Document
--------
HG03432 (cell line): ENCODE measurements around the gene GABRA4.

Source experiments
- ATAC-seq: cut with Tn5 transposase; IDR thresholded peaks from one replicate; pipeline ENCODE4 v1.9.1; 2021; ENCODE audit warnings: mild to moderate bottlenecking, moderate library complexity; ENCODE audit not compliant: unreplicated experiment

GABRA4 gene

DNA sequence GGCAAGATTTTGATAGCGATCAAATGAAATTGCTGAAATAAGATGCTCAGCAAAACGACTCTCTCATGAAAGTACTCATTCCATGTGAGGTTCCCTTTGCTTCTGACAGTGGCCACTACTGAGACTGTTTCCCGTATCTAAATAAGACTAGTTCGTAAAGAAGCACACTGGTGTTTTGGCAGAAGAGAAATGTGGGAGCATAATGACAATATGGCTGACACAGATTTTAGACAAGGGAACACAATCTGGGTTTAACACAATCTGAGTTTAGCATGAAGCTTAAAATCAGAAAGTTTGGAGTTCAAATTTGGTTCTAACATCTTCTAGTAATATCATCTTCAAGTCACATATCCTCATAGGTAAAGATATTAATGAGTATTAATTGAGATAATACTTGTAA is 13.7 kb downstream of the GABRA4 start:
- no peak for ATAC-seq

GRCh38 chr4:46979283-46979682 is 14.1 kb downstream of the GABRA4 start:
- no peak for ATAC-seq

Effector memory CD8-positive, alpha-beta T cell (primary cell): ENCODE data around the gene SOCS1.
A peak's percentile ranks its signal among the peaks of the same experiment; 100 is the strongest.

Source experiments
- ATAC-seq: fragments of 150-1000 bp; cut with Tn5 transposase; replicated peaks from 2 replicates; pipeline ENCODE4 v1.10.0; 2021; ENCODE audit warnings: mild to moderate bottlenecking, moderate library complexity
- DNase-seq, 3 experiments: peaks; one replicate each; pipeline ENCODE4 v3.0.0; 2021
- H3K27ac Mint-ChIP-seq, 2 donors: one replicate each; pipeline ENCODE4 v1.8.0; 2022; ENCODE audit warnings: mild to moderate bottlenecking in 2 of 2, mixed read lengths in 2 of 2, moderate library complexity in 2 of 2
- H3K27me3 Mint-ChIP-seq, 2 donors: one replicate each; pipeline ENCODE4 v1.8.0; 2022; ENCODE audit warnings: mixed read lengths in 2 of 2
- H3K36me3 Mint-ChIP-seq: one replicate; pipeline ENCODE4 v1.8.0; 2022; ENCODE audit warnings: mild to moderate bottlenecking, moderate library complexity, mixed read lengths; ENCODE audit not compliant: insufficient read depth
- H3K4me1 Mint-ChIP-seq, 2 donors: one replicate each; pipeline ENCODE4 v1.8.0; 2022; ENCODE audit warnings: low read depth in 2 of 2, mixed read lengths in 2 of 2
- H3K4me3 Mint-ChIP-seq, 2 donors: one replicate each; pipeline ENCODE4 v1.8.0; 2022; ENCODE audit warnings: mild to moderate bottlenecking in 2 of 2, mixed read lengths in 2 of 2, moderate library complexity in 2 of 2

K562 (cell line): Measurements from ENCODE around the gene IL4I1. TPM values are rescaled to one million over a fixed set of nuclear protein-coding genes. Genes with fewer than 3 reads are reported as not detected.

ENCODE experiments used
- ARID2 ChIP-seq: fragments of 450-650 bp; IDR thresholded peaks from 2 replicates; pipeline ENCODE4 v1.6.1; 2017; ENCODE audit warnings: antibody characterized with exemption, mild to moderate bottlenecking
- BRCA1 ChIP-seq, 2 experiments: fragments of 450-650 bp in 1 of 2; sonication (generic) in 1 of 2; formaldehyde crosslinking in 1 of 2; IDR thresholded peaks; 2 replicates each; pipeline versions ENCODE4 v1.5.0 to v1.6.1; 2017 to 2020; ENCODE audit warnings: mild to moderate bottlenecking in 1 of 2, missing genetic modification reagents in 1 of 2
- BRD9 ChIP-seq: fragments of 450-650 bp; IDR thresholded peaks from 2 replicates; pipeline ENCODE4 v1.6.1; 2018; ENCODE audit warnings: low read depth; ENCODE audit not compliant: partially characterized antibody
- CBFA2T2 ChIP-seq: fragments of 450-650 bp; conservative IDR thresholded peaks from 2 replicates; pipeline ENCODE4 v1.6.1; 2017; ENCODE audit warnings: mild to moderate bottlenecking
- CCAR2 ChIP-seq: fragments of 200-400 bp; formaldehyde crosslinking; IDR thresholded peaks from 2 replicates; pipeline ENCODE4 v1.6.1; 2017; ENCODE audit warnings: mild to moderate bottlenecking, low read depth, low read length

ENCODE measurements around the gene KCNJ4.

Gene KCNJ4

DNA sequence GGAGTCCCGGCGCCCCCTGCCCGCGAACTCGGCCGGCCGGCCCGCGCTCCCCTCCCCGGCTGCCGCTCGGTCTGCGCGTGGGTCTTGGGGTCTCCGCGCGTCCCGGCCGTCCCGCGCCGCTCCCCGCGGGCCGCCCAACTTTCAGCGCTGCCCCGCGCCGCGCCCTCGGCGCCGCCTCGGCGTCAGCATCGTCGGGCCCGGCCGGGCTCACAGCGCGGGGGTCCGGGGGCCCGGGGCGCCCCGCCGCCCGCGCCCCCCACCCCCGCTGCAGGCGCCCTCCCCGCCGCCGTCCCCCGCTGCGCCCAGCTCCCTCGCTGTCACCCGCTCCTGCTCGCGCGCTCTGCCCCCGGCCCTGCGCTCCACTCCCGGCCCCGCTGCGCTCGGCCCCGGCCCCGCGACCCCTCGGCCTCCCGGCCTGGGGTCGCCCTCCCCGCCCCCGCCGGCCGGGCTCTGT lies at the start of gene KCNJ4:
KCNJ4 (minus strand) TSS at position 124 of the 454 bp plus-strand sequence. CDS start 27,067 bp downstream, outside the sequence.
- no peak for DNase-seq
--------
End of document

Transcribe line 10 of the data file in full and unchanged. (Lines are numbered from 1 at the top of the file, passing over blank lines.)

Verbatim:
A peak's percentile ranks its signal among the peaks of the same experiment; 100 is the strongest.